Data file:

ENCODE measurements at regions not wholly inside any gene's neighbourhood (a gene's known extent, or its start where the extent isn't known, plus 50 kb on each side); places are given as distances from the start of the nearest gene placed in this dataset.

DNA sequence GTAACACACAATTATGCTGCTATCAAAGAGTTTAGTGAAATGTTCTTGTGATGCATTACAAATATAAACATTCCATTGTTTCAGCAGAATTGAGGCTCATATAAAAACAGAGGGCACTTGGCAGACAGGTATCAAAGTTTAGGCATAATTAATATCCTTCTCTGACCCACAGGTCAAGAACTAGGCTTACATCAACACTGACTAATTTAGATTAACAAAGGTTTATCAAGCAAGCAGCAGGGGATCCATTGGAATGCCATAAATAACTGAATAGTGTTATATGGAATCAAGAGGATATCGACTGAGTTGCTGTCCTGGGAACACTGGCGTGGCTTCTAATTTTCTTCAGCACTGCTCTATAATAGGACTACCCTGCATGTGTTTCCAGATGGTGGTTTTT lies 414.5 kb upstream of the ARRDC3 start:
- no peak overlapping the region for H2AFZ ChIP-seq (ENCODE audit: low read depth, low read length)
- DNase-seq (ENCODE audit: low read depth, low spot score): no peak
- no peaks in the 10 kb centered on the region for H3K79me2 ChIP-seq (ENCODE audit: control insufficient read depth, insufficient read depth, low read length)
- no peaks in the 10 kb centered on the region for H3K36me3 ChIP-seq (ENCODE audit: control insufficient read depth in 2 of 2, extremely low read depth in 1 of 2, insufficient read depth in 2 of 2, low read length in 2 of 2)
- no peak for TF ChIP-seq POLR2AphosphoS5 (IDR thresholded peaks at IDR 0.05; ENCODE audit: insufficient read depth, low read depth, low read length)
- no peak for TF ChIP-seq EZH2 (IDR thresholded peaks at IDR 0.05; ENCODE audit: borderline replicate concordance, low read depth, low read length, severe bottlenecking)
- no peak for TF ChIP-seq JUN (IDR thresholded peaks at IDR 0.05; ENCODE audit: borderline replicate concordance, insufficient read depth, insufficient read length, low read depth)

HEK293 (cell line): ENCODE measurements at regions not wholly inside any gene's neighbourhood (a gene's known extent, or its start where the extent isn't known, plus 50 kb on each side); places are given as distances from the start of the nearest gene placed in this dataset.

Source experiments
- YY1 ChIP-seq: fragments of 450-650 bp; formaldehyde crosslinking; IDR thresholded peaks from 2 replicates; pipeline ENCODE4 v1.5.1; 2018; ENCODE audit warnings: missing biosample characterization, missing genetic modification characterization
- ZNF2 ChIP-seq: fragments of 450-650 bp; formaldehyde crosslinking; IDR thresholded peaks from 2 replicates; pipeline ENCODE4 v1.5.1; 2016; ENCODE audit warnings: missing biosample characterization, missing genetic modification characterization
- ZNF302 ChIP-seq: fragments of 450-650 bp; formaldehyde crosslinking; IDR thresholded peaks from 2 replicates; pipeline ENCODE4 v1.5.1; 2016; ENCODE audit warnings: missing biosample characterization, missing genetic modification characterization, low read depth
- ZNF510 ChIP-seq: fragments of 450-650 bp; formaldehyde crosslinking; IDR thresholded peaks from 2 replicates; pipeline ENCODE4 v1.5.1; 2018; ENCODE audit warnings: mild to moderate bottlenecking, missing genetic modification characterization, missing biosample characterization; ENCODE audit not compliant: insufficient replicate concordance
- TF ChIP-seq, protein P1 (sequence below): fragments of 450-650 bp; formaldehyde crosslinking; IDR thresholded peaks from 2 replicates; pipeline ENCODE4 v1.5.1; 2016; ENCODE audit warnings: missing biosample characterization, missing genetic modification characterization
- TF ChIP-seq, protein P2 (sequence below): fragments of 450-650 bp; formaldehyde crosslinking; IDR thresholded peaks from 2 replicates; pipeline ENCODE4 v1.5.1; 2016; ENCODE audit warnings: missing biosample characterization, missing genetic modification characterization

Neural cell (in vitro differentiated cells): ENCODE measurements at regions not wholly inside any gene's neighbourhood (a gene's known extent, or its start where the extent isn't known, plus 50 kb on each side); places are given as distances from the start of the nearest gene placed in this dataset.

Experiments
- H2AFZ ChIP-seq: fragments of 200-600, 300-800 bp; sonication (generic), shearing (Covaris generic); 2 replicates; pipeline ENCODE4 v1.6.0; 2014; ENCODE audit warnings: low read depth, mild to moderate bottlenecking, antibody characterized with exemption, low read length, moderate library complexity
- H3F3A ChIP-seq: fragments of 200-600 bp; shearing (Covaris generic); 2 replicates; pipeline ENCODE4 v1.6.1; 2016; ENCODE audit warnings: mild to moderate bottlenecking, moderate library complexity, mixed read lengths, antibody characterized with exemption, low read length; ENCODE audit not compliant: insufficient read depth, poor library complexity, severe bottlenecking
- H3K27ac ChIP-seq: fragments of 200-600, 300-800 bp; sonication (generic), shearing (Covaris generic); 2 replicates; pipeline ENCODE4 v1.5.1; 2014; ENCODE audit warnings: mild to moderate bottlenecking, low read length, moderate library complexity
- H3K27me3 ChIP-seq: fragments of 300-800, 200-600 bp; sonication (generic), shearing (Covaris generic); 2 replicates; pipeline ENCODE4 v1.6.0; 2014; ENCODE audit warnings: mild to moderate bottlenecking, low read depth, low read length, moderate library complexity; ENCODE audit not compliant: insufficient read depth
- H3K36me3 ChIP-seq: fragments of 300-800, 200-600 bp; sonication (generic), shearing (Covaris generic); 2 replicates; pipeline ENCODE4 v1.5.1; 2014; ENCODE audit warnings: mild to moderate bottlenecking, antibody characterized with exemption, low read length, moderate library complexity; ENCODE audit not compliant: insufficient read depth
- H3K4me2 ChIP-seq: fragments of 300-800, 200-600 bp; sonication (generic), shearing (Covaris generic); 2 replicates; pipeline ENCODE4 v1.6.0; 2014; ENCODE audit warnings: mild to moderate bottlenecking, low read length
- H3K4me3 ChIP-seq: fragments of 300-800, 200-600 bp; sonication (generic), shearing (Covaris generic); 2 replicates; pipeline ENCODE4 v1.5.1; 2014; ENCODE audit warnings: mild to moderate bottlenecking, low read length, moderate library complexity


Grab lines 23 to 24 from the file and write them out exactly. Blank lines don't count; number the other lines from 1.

- H3K27me3 ChIP-seq: fragments of 300-800, 200-600 bp; sonication (generic), shearing (Covaris generic); 2 replicates; pipeline ENCODE4 v1.6.0; 2014; ENCODE audit warnings: mild to moderate bottlenecking, low read depth, low read length, moderate library complexity; ENCODE audit not compliant: insufficient read depth
- H3K36me3 ChIP-seq: fragments of 300-800, 200-600 bp; sonication (generic), shearing (Covaris generic); 2 replicates; pipeline ENCODE4 v1.5.1; 2014; ENCODE audit warnings: mild to moderate bottlenecking, antibody characterized with exemption, low read length, moderate library complexity; ENCODE audit not compliant: insufficient read depth